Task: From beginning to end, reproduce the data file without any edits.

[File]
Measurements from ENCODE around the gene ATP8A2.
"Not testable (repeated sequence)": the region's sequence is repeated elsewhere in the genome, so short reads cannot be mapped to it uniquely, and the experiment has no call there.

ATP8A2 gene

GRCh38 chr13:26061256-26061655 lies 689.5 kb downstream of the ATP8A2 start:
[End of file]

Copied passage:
Measurements from ENCODE around the gene ATP8A2.
"Not testable (repeated sequence)": the region's sequence is repeated elsewhere in the genome, so short reads cannot be mapped to it uniquely, and the experiment has no call there.

ATP8A2 gene

GRCh38 chr13:26061256-26061655 lies 689.5 kb downstream of the ATP8A2 start: